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In order to escape fascist encroachment in Europe, Georg (Franz Rogowski) goes on the run to Marseille, France, using the identity papers of a dead writer. Once safely across the border Georg finds a place among other refugees, and falls for the mysterious Marie (Paula Beer), who is searching for her husband. There’s just one problem: the name on Georg’s papers is that of Marie’s husband.
Transit adapts a novel of the same name by Anna Seghers. While the book is explicitly set during World War II, the setting of this film version by Phoenix director Christian Petzold is somewhat less explicit, adding to a sense of uncertainty and displacement that makes this refugee thriller so effective.
- Franz Rogowski
- Paula Beer
- Godehard Giese
- Lilien Batman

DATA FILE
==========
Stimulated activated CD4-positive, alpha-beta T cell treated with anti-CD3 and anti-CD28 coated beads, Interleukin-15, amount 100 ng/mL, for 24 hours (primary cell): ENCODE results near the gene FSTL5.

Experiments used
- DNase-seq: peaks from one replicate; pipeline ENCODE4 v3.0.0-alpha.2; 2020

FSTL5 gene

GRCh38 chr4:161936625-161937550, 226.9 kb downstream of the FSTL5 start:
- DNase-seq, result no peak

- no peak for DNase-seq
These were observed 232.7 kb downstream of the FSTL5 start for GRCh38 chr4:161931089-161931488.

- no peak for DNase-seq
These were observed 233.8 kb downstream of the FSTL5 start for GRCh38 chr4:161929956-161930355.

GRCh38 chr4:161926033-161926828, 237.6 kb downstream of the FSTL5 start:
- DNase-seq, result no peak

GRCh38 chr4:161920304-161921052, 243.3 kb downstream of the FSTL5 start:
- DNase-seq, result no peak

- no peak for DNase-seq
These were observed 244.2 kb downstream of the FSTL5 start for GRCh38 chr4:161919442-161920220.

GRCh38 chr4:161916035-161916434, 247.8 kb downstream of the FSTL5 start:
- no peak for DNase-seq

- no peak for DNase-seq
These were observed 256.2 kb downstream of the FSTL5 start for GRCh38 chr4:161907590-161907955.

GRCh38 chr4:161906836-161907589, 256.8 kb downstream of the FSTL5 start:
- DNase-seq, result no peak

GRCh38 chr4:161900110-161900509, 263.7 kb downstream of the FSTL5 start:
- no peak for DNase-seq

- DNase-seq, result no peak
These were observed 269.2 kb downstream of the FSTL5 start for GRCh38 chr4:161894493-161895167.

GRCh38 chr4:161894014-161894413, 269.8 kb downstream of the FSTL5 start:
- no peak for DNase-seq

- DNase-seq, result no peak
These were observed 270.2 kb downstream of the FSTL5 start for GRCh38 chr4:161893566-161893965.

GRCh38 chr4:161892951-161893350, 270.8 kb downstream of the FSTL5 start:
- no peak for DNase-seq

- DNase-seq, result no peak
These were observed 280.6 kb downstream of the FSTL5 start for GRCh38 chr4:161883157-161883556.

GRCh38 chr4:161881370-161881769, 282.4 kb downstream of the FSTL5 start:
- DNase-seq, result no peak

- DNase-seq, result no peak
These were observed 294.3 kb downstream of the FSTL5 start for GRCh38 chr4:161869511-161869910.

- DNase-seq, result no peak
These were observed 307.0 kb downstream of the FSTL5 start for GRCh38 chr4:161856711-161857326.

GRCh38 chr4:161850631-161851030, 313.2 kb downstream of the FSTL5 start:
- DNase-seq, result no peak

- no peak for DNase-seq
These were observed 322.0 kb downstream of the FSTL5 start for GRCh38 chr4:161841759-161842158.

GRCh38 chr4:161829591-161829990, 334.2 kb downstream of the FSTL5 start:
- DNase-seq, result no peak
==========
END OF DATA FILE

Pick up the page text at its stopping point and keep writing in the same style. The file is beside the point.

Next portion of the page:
- Maryam Zaree
- Barbara Auer
- Matthias Brandt
- Sebastian Hülk
- Emilie de Preissac
- Antoine Oppenheim
Did You Know?
- According to Christian Petzold, in some ways, all of the screenplays that he and his late collaborator Harun Farocki developed together were more or less based on Transit by Anna Seghers.
- When the train arrives in Marseille, the actor playing Heinz is very clearly breathing, his chest and Adam's apple rise and fall with each breath in the lengthy closeup, even though the character is dead.
- Georg: It was cold. The Mistral. He was tired. Nobody looked at him. That's the terrible thing. Not that she's your dirty face staring at the torn clothes.The terrible thing is that they are you do not see that you are not there.
Atom User Reviews
An acute reflection of the current refugee crisis, minimalist and poetic in its approach, Transit, unlike its protagonists, seamlessly reaches its destination: a conclusion so heartbreaking, it will resonate for weeks after.
There is no denying that, initially, Transit’s story might feel excessively oblique. But as the film slowly puts its formalistic and thematic cards on the table, it becomes clear that its storytelling technique is really just a reflection of its core themes.